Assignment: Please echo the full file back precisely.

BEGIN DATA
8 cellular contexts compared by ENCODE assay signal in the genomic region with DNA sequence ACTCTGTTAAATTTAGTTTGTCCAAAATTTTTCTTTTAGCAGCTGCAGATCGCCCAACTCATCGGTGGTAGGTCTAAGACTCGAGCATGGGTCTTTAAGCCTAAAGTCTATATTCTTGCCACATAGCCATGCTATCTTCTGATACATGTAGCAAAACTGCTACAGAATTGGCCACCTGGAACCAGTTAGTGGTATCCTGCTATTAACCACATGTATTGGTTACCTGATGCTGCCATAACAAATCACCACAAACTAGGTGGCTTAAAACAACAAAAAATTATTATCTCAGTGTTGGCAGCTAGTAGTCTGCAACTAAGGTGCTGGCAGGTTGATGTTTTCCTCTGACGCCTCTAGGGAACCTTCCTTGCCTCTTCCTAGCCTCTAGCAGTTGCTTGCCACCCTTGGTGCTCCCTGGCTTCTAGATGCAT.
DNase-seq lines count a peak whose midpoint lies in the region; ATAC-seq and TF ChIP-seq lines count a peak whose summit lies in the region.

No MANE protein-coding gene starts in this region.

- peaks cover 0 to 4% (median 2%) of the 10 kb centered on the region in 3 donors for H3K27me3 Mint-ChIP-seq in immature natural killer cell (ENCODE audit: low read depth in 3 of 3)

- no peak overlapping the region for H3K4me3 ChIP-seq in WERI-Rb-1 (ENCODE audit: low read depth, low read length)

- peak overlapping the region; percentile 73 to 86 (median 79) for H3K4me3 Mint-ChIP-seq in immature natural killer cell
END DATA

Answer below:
8 cellular contexts compared by ENCODE assay signal in the genomic region with DNA sequence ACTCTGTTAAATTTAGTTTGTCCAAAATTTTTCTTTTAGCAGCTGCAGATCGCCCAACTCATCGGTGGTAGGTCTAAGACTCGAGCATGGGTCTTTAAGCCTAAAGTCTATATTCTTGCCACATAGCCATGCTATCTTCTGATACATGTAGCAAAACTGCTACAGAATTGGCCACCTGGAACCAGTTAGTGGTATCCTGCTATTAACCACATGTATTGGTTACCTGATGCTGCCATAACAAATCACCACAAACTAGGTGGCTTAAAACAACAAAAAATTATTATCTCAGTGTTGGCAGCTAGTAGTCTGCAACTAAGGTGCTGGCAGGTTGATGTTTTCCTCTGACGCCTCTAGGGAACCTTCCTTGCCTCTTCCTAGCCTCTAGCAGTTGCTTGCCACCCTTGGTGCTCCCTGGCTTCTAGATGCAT.
DNase-seq lines count a peak whose midpoint lies in the region; ATAC-seq and TF ChIP-seq lines count a peak whose summit lies in the region.

No MANE protein-coding gene starts in this region.

- peaks cover 0 to 4% (median 2%) of the 10 kb centered on the region in 3 donors for H3K27me3 Mint-ChIP-seq in immature natural killer cell (ENCODE audit: low read depth in 3 of 3)

- no peak overlapping the region for H3K4me3 ChIP-seq in WERI-Rb-1 (ENCODE audit: low read depth, low read length)

- peak overlapping the region; percentile 73 to 86 (median 79) for H3K4me3 Mint-ChIP-seq in immature natural killer cell